Pain is a normal part of life, but persistent pain is oppressive to endure. “It is easier to find men who will volunteer to die,” said Roman emperor Julius Caesar, “than to find those who are willing to endure pain with patience.” Continue reading
21 November 2019: By Kathy Nicholson
Recently, Dr Sanam Mustafa and I nominated our colleague Professor Mark Hutchinson for a VC Award for Outstanding Achievements.
Today we found out our nomination was successful. Continue reading
CNBP has officially welcomed UNSW, one of the world’s leaders at translational engineering research, as its newest node.
In addition to the official open by UNSW Engineering Dean Professor Mark Hoffman, CNPB Director Professor Mark Hutchinson took the opportunity to lay out the CNBP mission and its accomplishments at an industry showcase. Continue reading
The paper, Stereochemistry and innate immune recognition, opens the door to potential future treatments for sepsis, chronic pain and other conditions that cause inflammation.
The paper’s origins can be traced back nearly 15 years to when CNBP Director Mark Hutchinson began work on a project as a post-doc in the US with Prof Linda Watkins’ team. The goal was to identify the molecular drivers and detection systems involved in causing chronic pain. It began a long journey, in the course of which Mark helped identify one of the detection systems – the Toll Like Receptor 4, or TLR4.
This discovery in turn uncovered a range of other detection and drug action properties of the TLR4 system, including the novel activity of the mirror image structures of a range of chemicals which had previously been thought to lack biological activity.
One of these new discoveries is highlighted in this paper.
For the first time, the mirror image of a well-used receptor blocker, norbinaltorphimine, has been found to be able to block the interaction of TLR4 with MD2, a protein that plays an important part in the body’s immune response.
You can read the paper here.
Journal: FASEB – the Federation of American Societies for Experimental Biology
Publication Title: Stereochemistry and innate immune recognition: (+)-norbinaltorphimine targets myeloid differentiation protein 2 and inhibits toll-like receptor 4 signaling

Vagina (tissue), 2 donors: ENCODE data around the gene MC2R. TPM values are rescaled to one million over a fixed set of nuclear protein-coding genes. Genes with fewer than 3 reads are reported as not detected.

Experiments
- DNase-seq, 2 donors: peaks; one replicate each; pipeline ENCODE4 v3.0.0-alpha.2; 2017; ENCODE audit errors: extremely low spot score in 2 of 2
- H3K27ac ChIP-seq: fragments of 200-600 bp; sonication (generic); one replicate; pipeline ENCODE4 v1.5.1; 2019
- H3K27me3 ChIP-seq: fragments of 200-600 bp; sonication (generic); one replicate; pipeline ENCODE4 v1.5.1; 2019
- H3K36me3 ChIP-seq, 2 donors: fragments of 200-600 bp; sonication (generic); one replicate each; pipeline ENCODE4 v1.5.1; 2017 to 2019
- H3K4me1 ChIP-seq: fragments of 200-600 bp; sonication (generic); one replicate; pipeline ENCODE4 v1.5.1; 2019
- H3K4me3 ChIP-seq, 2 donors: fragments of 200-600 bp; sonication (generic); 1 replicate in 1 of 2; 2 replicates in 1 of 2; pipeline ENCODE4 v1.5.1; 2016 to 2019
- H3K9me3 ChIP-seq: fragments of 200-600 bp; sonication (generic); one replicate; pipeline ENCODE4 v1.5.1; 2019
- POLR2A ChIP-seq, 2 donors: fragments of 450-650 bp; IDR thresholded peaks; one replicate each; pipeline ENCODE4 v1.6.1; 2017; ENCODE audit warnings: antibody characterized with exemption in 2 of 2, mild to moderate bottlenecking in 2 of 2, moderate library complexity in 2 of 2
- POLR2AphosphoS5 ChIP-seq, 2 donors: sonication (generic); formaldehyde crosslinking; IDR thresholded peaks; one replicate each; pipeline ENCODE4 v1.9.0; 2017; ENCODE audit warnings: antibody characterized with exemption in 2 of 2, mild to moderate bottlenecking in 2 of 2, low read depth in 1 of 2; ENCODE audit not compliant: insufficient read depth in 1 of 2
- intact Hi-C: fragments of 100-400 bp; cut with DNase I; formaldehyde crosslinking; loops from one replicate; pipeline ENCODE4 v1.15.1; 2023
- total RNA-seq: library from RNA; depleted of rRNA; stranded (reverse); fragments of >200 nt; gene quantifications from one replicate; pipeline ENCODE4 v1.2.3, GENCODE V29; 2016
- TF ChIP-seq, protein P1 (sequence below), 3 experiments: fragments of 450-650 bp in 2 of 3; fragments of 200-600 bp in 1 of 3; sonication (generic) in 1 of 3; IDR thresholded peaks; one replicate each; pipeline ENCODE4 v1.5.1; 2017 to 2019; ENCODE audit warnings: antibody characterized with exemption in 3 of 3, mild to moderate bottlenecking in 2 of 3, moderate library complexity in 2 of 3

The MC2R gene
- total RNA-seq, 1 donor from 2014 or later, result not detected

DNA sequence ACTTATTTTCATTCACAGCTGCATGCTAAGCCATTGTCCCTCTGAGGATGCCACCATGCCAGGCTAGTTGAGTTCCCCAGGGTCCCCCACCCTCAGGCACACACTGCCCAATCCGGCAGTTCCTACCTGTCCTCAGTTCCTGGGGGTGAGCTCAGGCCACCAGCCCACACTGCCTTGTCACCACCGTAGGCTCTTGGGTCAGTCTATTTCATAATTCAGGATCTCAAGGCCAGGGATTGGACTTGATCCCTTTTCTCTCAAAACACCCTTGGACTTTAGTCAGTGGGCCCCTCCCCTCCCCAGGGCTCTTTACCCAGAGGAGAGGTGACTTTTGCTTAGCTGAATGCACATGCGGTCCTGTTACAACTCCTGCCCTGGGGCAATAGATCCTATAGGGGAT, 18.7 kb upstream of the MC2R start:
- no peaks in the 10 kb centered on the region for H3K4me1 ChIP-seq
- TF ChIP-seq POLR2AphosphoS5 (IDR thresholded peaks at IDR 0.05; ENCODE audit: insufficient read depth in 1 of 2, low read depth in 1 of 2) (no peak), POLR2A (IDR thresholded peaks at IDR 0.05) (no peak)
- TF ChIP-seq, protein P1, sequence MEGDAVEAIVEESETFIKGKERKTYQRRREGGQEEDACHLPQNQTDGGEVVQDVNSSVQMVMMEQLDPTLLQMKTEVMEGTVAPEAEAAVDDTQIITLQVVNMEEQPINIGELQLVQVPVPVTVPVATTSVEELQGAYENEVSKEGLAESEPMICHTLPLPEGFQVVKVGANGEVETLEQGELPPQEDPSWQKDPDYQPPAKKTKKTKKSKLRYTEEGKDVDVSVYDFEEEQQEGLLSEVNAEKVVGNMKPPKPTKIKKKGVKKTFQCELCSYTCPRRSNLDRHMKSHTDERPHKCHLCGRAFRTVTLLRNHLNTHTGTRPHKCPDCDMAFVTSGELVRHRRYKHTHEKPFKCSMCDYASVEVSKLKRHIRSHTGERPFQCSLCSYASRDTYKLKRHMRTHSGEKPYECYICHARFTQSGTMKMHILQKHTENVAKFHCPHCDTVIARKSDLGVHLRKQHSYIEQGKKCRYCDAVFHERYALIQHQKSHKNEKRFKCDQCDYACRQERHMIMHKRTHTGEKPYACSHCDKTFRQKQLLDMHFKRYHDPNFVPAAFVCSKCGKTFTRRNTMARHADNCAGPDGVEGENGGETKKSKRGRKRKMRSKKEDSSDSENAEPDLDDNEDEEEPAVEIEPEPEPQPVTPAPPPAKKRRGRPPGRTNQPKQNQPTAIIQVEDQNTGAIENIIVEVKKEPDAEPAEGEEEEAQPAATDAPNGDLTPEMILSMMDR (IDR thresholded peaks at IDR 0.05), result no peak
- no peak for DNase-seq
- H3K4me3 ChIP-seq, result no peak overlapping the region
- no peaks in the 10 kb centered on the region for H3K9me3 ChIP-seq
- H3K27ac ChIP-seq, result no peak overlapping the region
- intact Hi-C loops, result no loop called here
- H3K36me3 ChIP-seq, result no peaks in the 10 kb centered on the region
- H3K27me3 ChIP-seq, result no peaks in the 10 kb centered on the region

Authors: Xiaozheng Zhang, Yinghua Peng, Peter M. Grace, Matthew D. Metcalf, Andrew J. Kwilasz, Yibo Wang, Tianshu Zhang, Siru Wu, Brandon R. Selfridge, Philip S. Portoghese, Kenner C. Rice, Linda R. Watkins, Mark R. Hutchinson, and Xiaohui Wang
Abstract: Deregulation of innate immune TLR4 signaling contributes to various diseases including neuropathic pain and drug addiction. Naltrexone is one of the rare TLR4 antagonists with good blood-brain barrier permeability and showing no stereoselectivity for TLR4. By linking 2 naltrexone units through a rigid pyrrole spacer, the bivalent ligand norbinaltorphimine was formed. Interestingly, (+)-norbinaltorphimine ((+)-1) showed ∼25 times better TLR4 antagonist activity than naltrexone in microglia BV-2 cell line, whereas (−)-norbinaltorphimine ((−)-1) lost TLR4 activity. The enantioselectivity of norbinaltorphimine was further confirmed in primary microglia, astrocytes, and macrophages. The activities of meso isomer of norbinaltorphimine and the molecular dynamic simulation results demonstrate that the stereochemistry of (+)-1 is derived from the (+)-naltrexone pharmacophore. Moreover, (+)-1 significantly increased and prolonged morphine analgesia in vivo. The efficacy of (+)-1 is long lasting. This is the first report showing enantioselective modulation of the innate immune TLR signaling.
Key Words: norbinaltorphimine; enantioselective modulation; TLR4; MD-2; morphine analgesia
CNBP Associate Investigators Dr Lyndsey Collins-Praino (University of Adelaide) and Dr Andrew Care (Macquarie University) together with CNBP Director Prof. Mark Hutchinson have been awarded a highly competitive Research Grant by the NeuroSurgical Research Foundation. The funds will help the team to work on pioneering a novel nanotechnology that will look to prevent the spread of Parkinson’s Disease throughout the human brain.
The Australian Research Council (ARC) has announced funding for a super-resolution imaging facility that will be the first of its kind in Australia.
The facility brings together a consortium of multidisciplinary researchers from leading Australian Universities, Institutes and Research Centres (including CNBP) to develop new capacities for materials science, photonics devices, engineering, and neuroscience, microbial and cardiovascular research.
At its core the A$3.0m ARC LIEF project will enable scientists to study the inner workings of cells in their native environment. This represents a step change from currently imaging isolated 2D cells cultured in a petri dish to future research that will reveal subcellular structures and cell-to-cell communications in 3D tissue in real time.